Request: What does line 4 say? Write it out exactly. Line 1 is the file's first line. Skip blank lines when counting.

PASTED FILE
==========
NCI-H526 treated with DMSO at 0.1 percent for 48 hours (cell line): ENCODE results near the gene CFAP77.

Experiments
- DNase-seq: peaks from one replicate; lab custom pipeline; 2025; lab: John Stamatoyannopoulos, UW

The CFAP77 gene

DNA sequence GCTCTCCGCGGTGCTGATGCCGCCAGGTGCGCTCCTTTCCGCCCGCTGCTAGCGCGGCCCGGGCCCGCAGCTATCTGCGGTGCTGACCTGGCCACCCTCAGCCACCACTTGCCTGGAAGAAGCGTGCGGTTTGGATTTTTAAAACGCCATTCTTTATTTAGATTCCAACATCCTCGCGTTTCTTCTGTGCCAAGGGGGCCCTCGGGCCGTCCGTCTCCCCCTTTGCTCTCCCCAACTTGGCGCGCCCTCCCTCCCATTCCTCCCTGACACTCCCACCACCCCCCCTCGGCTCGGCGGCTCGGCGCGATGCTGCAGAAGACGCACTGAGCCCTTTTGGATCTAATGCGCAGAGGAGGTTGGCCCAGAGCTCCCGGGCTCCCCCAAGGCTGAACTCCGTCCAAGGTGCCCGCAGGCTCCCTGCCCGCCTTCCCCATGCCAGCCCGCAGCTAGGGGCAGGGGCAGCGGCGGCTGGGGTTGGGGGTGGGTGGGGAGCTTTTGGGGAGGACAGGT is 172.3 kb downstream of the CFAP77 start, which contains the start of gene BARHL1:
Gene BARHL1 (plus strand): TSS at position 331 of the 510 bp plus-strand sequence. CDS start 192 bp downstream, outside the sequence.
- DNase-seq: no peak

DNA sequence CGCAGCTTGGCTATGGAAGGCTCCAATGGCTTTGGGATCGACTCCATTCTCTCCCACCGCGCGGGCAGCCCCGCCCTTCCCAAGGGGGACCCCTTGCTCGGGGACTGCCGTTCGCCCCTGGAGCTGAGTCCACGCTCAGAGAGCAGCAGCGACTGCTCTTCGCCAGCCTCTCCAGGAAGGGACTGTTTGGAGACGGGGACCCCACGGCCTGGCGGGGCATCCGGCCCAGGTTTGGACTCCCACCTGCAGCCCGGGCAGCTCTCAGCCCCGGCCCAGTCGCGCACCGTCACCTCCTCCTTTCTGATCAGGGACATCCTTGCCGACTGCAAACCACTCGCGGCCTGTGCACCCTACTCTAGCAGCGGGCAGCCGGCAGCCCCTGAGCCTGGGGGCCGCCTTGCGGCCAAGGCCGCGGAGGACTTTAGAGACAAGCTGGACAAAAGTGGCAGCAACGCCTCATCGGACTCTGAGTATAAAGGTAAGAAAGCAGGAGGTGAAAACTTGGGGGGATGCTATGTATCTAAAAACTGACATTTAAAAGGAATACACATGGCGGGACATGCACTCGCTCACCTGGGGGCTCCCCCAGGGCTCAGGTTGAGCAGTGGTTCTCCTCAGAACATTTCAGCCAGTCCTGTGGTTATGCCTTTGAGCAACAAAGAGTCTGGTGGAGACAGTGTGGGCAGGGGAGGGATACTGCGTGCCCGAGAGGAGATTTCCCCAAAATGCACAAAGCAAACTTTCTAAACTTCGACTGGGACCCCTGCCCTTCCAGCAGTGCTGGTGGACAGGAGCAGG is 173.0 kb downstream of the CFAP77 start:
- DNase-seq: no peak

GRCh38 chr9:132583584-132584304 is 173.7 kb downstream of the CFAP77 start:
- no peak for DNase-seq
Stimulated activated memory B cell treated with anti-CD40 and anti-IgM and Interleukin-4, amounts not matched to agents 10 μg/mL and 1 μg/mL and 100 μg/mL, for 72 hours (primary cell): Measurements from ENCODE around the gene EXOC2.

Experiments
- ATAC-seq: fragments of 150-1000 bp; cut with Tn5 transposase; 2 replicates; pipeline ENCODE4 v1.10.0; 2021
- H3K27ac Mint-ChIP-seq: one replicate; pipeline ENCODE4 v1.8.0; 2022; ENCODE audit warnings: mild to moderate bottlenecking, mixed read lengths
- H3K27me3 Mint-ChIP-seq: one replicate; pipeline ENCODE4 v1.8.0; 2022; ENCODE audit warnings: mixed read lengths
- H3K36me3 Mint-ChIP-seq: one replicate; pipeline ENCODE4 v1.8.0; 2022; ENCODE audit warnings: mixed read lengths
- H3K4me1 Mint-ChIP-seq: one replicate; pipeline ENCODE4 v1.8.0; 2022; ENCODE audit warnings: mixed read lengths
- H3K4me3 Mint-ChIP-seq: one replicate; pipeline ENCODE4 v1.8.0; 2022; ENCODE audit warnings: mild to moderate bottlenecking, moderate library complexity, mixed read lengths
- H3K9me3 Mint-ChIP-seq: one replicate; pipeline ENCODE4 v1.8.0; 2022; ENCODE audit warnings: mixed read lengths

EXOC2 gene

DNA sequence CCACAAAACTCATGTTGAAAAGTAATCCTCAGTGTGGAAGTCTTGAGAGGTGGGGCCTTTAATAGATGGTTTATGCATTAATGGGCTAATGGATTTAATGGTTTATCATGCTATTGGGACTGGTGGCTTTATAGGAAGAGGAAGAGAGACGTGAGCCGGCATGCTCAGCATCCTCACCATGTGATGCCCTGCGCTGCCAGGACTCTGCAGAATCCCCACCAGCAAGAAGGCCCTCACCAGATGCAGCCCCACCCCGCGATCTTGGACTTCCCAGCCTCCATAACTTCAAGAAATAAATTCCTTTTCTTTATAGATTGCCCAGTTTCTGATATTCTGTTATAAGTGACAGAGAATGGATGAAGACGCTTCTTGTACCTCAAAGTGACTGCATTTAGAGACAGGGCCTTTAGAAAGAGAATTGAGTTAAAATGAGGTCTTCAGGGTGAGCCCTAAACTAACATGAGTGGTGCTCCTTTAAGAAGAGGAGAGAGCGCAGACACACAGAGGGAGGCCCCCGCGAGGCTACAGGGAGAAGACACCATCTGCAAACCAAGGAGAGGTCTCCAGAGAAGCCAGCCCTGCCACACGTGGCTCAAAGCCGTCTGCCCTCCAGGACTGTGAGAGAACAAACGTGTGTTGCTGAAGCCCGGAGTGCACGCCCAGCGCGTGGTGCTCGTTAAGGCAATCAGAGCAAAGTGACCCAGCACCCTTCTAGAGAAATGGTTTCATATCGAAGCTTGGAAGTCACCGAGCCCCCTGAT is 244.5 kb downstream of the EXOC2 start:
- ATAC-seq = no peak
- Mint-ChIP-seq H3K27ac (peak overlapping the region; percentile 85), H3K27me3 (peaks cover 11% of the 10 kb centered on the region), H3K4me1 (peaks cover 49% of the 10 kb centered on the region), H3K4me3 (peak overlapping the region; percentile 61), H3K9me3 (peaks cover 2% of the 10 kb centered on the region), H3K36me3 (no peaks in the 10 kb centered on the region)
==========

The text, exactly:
The CFAP77 gene